We love a bright, sunny day. Engaging in outdoor activities is great for our health, our mood, our social lives, and the community—but it’s not so great for our skin. Skin cancer is the most common form of cancer in the US and worldwide. According to the Skin Cancer Foundation, one in five Americans will develop a form of skin cancer by age 70.

Fortunately, there are simple ways to reduce the risk of developing skin cancer: sunscreen, protective clothing, etc. But how can we be sure we are using these methods correctly? Here are the three most common mistakes we make when trying to prevent sun damage and how to correct them.

1. Not Using Enough Sunscreen

A quick swipe of lotion is likely not enough to offer adequate protection against sun damage. To ensure you are using enough sunscreen, experts recommend at least one ounce of sunscreen per application. To visualize one ounce, think of a shot glass or around two tablespoons of lotion.

Be sure to use a broad-spectrum sunscreen, which protects your skin from both UVB and UVA rays. There are numerous sunscreen products to choose from; select one that is waterproof and offers at least 30 SPF (sun protection factor), and reapply it every two hours.

2. Misjudging Cloudy Days

True or false: Damaging UV rays aren’t as strong on cloudy, overcast days.

The answer is “False”! The clouds may filter sunlight, but clouds cannot protect you from UV rays. Also, weather conditions may change throughout the day. For instance, what starts as an overcast morning can quickly turn into a scorching, sunny afternoon. You want to be prepared for any type of weather.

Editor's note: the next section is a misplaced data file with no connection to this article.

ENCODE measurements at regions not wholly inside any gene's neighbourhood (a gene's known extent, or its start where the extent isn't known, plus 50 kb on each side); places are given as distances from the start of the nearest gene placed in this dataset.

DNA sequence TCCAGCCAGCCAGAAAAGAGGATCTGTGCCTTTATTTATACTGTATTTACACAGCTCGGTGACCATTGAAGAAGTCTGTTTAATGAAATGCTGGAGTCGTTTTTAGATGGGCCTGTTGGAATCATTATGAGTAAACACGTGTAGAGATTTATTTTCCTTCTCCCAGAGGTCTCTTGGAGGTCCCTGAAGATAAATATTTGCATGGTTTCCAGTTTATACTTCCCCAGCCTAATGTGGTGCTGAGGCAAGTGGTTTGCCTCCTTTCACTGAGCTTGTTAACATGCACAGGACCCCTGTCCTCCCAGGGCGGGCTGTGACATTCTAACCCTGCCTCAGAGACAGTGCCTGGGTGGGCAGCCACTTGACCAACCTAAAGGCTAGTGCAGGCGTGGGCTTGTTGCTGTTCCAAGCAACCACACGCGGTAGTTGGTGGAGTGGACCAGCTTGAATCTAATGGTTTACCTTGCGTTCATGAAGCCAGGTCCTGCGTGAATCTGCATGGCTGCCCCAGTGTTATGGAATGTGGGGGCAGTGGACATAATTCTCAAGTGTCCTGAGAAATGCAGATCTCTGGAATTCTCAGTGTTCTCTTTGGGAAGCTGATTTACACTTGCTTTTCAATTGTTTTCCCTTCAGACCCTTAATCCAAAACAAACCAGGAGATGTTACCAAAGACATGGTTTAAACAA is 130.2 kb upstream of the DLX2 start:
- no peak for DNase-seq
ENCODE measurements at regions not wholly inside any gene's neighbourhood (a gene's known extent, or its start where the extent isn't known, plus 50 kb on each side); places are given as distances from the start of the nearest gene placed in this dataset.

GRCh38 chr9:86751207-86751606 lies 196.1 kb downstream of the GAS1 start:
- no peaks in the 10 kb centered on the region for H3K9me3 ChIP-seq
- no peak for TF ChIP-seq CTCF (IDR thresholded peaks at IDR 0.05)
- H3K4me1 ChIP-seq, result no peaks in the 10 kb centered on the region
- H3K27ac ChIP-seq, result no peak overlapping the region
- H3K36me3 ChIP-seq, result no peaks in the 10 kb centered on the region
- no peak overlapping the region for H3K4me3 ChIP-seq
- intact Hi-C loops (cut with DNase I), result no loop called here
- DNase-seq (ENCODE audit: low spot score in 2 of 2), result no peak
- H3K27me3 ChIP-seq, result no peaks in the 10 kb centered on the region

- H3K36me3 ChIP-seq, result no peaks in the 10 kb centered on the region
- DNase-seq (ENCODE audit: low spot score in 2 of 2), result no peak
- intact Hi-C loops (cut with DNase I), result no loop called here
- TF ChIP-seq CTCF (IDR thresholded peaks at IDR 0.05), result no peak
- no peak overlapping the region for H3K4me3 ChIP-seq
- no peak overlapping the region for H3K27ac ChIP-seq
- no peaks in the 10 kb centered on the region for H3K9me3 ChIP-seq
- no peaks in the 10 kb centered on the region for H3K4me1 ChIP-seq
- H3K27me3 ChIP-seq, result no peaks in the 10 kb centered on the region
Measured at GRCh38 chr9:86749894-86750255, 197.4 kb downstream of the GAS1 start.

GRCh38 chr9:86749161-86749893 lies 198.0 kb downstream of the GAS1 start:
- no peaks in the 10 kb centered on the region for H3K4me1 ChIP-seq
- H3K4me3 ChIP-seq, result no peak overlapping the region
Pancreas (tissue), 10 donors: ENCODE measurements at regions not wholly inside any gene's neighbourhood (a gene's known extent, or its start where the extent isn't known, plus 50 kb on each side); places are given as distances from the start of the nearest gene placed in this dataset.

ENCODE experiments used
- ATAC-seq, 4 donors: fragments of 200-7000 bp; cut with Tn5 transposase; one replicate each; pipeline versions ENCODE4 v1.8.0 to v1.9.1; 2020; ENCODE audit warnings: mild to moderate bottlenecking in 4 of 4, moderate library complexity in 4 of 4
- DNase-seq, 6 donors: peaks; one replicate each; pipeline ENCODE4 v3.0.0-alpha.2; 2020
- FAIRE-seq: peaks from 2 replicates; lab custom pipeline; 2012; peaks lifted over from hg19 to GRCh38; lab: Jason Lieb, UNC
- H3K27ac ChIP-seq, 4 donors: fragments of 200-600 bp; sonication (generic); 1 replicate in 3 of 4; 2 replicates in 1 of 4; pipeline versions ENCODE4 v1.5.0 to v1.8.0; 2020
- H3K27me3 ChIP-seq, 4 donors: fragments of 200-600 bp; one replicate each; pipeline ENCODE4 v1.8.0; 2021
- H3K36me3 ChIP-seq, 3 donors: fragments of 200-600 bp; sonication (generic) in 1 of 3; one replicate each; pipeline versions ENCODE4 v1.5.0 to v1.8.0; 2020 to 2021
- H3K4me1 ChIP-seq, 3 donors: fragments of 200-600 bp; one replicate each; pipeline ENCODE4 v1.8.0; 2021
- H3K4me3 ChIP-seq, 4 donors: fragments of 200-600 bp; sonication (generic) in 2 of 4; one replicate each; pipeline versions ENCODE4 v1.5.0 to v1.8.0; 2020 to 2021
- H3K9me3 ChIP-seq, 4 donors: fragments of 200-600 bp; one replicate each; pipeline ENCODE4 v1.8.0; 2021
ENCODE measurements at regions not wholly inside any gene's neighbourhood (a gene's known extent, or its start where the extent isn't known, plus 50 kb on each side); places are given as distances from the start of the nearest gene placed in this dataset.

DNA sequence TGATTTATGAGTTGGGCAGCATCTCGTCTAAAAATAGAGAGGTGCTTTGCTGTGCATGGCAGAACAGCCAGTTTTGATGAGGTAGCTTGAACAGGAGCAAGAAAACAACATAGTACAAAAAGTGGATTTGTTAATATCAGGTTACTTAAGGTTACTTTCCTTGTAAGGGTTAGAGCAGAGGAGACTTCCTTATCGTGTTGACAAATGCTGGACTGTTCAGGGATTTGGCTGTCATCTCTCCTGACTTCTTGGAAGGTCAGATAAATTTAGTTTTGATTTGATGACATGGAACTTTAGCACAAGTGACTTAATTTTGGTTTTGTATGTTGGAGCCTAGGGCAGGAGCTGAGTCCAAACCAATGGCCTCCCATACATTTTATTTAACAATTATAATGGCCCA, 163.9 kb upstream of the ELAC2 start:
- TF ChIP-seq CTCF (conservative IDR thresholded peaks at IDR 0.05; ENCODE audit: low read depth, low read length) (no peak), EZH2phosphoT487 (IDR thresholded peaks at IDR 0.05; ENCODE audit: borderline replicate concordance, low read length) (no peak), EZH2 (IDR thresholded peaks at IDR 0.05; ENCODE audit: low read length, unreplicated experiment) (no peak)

Here’s a rule of thumb: Always apply sunscreen before going outside. Always. And be sure to pack a wide-brimmed hat, sunglasses, and protective clothing.

3. Not Using Sunscreen with Sun-Protective Clothing

Selecting the ideal clothing is an effective way to reduce the risk of sun damage. There are a number of clothing lines that use fabric specifically designed to block harmful ultraviolet rays. The Skin Cancer Foundation (SCF) says to look for clothing labeled UPF, which stands for ultraviolet protection factor. According to the SCF, “The number indicates what fraction of the sun’s UV rays can penetrate the fabric. A shirt labeled UPF 50, for example, allows just 1/50th of the UV radiation to reach your skin.”

However, sun-protective clothing cannot prevent sun damage by itself. Experts recommend using sunscreen as added protection against UV rays. The SCF warns, “Any clothing leaves some skin exposed, so you need sunscreen, too. Don’t forget to apply it to your hands, especially after washing them.”

A beautiful sunny day is waiting for you. Answer the call! Just don’t forget the sunscreen and protective clothing before you go.